Fragment Description:



Synchonization study 7:
barrier using sync.WaitGroup.
Here we simply use the sync.WaitGroup type and its methods to implement a 'barrier'.
Observe the difference with:
'barrierSemaphore'.
The sync package proposes efficient synchronization functions and primitives.
Channels can be used as Signalling resources (semaphore), and the sync types and primitives can help implement traditional semaphores schemes (locks or condition variables).


barrierWaitGroup

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Last update, on 2015, Tue 17 Nov, 18:24:59

/* ... <== see fragment description ... */

package main

import (
    "fmt"
    "sync"
)

// a sync.WaitGroup as a barrier
func process(name string, wgBarrier *sync.WaitGroup) {
    fmt.Printf("Process %s - Task %d\n", name, 1)

    wgBarrier.Done() // release one from wgBarrier which is initialized to 3
    wgBarrier.Wait() // and wait until the last process has arrived
    fmt.Printf("Process %s - Task %d\n", name, 2)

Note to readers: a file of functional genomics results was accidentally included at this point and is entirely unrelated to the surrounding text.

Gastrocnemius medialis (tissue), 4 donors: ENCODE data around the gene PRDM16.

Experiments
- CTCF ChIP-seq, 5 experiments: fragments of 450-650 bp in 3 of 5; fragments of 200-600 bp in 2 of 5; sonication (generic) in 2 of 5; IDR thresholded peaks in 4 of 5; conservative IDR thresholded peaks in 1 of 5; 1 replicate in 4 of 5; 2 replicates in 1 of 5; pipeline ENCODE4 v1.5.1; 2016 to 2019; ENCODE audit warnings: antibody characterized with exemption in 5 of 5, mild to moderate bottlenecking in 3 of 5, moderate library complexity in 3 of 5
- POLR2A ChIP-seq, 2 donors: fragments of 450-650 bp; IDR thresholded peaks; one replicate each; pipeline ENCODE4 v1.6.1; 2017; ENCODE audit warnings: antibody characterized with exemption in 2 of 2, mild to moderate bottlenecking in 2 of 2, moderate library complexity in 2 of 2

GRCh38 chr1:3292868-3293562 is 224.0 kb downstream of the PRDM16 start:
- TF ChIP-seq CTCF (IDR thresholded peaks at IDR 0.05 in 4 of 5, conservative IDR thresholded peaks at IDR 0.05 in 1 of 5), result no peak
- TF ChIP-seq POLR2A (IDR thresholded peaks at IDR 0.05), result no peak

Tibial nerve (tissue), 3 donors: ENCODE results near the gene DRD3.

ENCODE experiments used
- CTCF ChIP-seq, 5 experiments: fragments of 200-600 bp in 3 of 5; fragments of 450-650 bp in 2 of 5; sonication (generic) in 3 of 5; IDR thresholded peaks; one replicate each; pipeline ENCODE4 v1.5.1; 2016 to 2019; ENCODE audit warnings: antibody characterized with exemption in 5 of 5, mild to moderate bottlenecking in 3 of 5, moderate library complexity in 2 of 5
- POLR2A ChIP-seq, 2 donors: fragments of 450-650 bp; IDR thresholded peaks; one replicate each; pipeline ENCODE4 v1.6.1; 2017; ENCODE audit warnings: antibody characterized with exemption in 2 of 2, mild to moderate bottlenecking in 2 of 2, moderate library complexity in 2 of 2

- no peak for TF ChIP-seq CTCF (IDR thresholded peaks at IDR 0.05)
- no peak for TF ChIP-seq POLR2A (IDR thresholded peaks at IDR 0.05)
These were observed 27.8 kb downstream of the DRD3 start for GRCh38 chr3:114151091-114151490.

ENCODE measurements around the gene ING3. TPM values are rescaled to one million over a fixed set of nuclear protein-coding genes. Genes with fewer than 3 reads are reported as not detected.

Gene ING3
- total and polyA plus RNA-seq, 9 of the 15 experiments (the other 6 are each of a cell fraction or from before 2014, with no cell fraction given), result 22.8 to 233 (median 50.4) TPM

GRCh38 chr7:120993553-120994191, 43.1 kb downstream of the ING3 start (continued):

}

// Dispatching processes as goroutines (concurrently)
func dispatch(wgControl *sync.WaitGroup, f func()) {
    wgControl.Add(1)
    go func() {
        f()
        wgControl.Done()
    }()
}
func main() {
    wgControl := &sync.WaitGroup{}
    defer wgControl.Wait()
    wgBarrier := &sync.WaitGroup{}
    // Each thread will be 'blocked' at the 'barrier' until all have arrived
    numberOfThreads := 3
    wgBarrier.Add(numberOfThreads)
    for i := 0; i < numberOfThreads; i++ {
        name := string('A' + i)
        dispatch(wgControl, func() { process(name, wgBarrier) })
    }
}

/* Expected Output:
Process A - Task 1
Process B - Task 1
Process C - Task 1
Process C - Task 2
Process A - Task 2
Process B - Task 2
*/



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